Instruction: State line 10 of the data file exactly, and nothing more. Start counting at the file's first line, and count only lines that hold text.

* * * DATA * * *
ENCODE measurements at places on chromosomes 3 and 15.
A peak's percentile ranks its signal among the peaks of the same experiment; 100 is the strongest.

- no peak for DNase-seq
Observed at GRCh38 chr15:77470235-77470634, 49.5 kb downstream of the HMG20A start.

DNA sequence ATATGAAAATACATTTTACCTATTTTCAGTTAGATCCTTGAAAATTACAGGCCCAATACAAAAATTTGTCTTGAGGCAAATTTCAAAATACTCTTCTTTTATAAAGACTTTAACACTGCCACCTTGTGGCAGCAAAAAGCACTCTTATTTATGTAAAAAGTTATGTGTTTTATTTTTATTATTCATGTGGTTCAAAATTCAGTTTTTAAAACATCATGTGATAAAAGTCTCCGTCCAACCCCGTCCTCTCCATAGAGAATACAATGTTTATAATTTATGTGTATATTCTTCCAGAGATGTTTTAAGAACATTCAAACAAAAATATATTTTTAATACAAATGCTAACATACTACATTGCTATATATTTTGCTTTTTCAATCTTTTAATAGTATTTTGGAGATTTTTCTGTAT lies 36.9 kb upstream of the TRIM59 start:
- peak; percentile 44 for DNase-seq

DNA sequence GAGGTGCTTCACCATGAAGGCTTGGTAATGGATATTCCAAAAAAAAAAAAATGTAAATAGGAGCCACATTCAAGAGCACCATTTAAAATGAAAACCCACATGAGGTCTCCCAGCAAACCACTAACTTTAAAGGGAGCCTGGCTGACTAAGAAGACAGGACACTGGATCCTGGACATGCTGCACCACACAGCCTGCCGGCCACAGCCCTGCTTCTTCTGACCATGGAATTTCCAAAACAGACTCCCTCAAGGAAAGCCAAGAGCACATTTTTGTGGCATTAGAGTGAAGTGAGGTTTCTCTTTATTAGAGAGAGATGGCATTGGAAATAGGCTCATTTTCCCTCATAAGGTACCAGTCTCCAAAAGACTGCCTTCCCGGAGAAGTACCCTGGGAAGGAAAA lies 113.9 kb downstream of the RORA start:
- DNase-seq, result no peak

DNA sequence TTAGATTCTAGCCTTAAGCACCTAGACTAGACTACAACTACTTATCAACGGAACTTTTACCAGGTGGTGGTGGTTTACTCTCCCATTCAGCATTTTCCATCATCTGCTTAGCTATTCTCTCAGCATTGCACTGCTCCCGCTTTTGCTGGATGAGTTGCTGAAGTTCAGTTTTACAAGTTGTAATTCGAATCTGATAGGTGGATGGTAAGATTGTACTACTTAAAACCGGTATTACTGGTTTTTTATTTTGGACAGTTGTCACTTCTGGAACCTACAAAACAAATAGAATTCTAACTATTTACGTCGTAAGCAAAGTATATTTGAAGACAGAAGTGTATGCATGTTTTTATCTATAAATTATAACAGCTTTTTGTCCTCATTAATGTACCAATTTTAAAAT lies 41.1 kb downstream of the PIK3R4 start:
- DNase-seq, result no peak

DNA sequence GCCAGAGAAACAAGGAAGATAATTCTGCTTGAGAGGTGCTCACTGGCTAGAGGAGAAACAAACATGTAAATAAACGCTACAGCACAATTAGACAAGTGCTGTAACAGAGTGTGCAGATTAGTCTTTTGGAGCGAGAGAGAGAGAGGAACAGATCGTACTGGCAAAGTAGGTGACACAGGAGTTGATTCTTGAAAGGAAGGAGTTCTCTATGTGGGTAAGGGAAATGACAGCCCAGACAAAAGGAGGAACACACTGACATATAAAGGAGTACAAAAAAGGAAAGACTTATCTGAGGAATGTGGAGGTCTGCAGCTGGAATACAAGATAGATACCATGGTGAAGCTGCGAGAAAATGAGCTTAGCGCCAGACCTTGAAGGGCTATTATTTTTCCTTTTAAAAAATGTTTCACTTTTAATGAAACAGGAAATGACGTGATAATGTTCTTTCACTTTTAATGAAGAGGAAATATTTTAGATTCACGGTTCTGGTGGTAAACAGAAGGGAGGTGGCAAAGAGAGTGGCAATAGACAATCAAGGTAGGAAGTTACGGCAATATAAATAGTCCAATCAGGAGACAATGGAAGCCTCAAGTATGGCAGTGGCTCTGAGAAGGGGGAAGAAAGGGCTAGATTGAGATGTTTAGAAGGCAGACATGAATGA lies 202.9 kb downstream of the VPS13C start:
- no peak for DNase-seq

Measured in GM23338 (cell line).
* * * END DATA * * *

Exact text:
- DNase-seq, result no peak